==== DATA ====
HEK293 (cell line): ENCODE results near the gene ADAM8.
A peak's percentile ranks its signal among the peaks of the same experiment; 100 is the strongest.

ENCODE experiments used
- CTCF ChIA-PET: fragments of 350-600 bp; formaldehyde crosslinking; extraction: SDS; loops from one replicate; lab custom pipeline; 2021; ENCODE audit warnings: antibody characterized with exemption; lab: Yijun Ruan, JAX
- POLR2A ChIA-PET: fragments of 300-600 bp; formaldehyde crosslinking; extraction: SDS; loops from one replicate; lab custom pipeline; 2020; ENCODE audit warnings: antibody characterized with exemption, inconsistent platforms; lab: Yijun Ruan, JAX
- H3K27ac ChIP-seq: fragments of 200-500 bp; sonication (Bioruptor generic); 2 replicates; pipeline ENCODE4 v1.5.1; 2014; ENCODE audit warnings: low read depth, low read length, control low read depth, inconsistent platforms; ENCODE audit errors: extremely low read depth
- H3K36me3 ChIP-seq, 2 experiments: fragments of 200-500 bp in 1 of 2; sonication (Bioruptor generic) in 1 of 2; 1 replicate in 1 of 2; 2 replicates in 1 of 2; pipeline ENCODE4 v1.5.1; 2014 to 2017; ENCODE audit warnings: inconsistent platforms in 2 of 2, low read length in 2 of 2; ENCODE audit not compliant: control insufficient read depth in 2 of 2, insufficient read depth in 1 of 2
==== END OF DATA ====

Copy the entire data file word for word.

HEK293 (cell line): ENCODE results near the gene ADAM8.
A peak's percentile ranks its signal among the peaks of the same experiment; 100 is the strongest.

ENCODE experiments used
- CTCF ChIA-PET: fragments of 350-600 bp; formaldehyde crosslinking; extraction: SDS; loops from one replicate; lab custom pipeline; 2021; ENCODE audit warnings: antibody characterized with exemption; lab: Yijun Ruan, JAX
- POLR2A ChIA-PET: fragments of 300-600 bp; formaldehyde crosslinking; extraction: SDS; loops from one replicate; lab custom pipeline; 2020; ENCODE audit warnings: antibody characterized with exemption, inconsistent platforms; lab: Yijun Ruan, JAX
- H3K27ac ChIP-seq: fragments of 200-500 bp; sonication (Bioruptor generic); 2 replicates; pipeline ENCODE4 v1.5.1; 2014; ENCODE audit warnings: low read depth, low read length, control low read depth, inconsistent platforms; ENCODE audit errors: extremely low read depth
- H3K36me3 ChIP-seq, 2 experiments: fragments of 200-500 bp in 1 of 2; sonication (Bioruptor generic) in 1 of 2; 1 replicate in 1 of 2; 2 replicates in 1 of 2; pipeline ENCODE4 v1.5.1; 2014 to 2017; ENCODE audit warnings: inconsistent platforms in 2 of 2, low read length in 2 of 2; ENCODE audit not compliant: control insufficient read depth in 2 of 2, insufficient read depth in 1 of 2